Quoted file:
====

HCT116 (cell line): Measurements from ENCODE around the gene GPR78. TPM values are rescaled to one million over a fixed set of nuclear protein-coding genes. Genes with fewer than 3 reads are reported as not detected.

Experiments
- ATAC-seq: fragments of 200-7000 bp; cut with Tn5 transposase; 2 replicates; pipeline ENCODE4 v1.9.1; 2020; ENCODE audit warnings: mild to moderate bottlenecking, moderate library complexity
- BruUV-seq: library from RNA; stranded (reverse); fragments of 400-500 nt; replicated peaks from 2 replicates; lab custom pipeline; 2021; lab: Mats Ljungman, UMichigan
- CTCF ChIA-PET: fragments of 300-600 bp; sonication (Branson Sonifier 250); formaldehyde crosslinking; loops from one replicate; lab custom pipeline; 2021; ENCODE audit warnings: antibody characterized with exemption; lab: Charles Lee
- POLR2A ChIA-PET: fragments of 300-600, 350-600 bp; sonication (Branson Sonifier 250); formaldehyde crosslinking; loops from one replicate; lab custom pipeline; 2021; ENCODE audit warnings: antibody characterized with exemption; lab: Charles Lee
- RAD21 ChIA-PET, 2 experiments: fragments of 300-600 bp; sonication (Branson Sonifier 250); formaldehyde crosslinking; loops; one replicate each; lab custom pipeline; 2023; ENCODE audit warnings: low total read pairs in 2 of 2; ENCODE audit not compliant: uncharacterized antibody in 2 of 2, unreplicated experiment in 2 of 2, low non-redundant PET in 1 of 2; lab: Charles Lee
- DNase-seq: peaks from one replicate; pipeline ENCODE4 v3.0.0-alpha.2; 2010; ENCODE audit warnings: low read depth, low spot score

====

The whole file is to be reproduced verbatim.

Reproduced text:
HCT116 (cell line): Measurements from ENCODE around the gene GPR78. TPM values are rescaled to one million over a fixed set of nuclear protein-coding genes. Genes with fewer than 3 reads are reported as not detected.

Experiments
- ATAC-seq: fragments of 200-7000 bp; cut with Tn5 transposase; 2 replicates; pipeline ENCODE4 v1.9.1; 2020; ENCODE audit warnings: mild to moderate bottlenecking, moderate library complexity
- BruUV-seq: library from RNA; stranded (reverse); fragments of 400-500 nt; replicated peaks from 2 replicates; lab custom pipeline; 2021; lab: Mats Ljungman, UMichigan
- CTCF ChIA-PET: fragments of 300-600 bp; sonication (Branson Sonifier 250); formaldehyde crosslinking; loops from one replicate; lab custom pipeline; 2021; ENCODE audit warnings: antibody characterized with exemption; lab: Charles Lee
- POLR2A ChIA-PET: fragments of 300-600, 350-600 bp; sonication (Branson Sonifier 250); formaldehyde crosslinking; loops from one replicate; lab custom pipeline; 2021; ENCODE audit warnings: antibody characterized with exemption; lab: Charles Lee
- RAD21 ChIA-PET, 2 experiments: fragments of 300-600 bp; sonication (Branson Sonifier 250); formaldehyde crosslinking; loops; one replicate each; lab custom pipeline; 2023; ENCODE audit warnings: low total read pairs in 2 of 2; ENCODE audit not compliant: uncharacterized antibody in 2 of 2, unreplicated experiment in 2 of 2, low non-redundant PET in 1 of 2; lab: Charles Lee
- DNase-seq: peaks from one replicate; pipeline ENCODE4 v3.0.0-alpha.2; 2010; ENCODE audit warnings: low read depth, low spot score